In neurolinguistics, we draw on a variety of methods to gain valuable data. Below we have put together some basic facts about the techniques most commonly used here in the Neurolinguistics Lab. Sometimes it is necessary to combine methods to get better results!
As opposed to experiments using techniques such as EEG and fMRI that allow researchers to observe brain activity "in action", behavioural studies measure the results of language processing in the brain. Behavioural methods include reaction time studies or questionaires.
Electroencephalography (EEG) is a monitoring method to measure the electrical activity of the brain. The 86 billion neurons in the human brain are constantly communicating (even when you are asleep) via tiny electrical impulses, causing voltage fluctuations which can be measured with the help of small disk-like electrodes placed on the scalp. Electroencephalography is a non-invasive measuring technique and harmless to health. One huge advantage of the EEG method is its excellent temporal resolution, meaning that the neural activiations within the brain can be measured with very little delay.
In preparation for an EEG session, the participant is fitted with a special cap mounted with electrodes. Conductive gel is added underneath each electrode to ensure optimal contact between electrode and scalp. Participants are then asked to take a seat in a secluded chamber (to ward off any disturbance) and read from a monitor or listen to stimuli while their brainwaves are recorded. After a series of analytical operations on the raw data, the reseracher is then able draw conclusions on language comprehension and processing.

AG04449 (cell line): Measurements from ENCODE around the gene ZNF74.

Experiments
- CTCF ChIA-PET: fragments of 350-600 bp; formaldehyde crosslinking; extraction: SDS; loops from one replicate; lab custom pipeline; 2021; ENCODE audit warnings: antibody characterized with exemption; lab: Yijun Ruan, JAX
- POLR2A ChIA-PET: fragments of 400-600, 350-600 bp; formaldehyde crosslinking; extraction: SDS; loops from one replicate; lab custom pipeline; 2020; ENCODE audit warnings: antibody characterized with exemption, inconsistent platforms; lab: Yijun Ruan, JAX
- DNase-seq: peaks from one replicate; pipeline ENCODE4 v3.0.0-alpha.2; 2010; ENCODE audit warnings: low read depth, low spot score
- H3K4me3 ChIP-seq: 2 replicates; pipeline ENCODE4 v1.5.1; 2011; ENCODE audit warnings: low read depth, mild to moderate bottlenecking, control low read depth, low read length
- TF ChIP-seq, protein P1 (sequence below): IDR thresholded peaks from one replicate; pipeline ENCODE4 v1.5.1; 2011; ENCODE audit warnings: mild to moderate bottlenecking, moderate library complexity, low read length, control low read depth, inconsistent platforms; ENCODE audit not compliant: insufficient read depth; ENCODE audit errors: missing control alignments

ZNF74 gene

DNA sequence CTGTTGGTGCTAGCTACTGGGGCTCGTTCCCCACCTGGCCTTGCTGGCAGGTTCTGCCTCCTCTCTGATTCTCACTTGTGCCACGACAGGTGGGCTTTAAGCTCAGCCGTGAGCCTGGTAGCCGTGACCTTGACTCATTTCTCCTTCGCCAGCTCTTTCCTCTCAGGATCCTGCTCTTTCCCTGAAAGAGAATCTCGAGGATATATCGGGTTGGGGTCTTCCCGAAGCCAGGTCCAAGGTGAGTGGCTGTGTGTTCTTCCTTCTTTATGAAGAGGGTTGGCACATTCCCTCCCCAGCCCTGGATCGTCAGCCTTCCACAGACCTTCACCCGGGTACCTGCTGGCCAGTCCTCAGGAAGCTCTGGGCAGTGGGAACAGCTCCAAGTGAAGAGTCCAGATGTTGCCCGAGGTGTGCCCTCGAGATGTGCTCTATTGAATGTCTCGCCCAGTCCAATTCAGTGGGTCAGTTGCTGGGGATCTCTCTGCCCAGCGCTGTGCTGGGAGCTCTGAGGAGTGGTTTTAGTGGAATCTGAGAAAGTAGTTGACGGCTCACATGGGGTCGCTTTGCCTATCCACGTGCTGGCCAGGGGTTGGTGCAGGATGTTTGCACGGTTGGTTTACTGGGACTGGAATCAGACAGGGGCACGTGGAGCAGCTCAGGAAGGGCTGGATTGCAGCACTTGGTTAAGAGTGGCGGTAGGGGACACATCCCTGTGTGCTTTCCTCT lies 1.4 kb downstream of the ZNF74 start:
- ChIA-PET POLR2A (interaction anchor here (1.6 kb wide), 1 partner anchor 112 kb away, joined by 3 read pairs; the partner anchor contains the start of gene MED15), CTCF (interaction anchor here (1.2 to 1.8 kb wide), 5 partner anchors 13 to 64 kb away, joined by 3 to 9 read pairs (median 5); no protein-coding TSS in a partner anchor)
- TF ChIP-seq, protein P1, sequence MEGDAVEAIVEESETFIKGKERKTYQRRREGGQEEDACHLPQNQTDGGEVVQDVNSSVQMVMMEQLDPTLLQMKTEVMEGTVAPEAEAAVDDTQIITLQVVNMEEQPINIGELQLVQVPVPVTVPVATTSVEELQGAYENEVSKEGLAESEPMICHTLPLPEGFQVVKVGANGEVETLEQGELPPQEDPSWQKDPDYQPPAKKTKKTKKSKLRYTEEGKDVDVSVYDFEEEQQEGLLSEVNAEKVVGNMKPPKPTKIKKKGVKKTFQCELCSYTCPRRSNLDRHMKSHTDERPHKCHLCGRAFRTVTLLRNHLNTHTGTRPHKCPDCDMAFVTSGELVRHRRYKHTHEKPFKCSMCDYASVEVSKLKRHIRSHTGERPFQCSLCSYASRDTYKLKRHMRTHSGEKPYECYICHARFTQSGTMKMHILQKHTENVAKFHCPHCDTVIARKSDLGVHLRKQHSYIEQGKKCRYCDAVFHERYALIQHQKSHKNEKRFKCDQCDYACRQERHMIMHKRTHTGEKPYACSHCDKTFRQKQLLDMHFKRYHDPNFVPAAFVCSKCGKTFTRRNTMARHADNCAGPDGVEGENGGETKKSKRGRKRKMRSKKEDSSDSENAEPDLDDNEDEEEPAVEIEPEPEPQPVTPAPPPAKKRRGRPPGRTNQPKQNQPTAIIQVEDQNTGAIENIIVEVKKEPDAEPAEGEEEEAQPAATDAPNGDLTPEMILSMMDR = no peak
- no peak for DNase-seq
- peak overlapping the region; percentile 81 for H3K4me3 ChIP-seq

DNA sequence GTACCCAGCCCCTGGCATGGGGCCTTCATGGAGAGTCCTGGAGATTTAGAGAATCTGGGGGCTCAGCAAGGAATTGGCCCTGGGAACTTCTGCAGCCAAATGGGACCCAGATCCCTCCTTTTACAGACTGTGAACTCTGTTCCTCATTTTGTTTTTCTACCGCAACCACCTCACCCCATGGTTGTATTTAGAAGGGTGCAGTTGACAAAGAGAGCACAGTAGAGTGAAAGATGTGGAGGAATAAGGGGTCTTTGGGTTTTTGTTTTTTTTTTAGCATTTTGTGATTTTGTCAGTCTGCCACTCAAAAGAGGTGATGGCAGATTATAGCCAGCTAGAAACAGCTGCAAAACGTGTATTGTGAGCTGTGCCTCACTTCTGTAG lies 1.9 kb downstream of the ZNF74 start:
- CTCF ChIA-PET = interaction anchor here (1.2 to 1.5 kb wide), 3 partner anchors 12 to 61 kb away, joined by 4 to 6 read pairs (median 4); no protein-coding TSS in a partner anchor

An important tool in neurolinguistic research is the study of eye movement (or eye tracking). Eye tracking is a time-sensitive method that is especially useful for research on language processing. In studies employing eye tracking technology the participants read from a screen while their eye-movements are recorded.
Imaging techniques such as functional magnetic resonance imaging (fMRI) rely on the fact that the level of oxygen in the cerebral blood flow is linked to neuronal activation. Because of the haemodynamic response, that is the rapid distribution of blood to active nerve cells, the fMRI method provides accurate spational resolution of neuronal activity in the brain during language-related tasks. The fMRI technique is non-invasive and painfree. Studies involving the fMRI method are carried out at the University Hospitals of Mainz and Marburg respectively.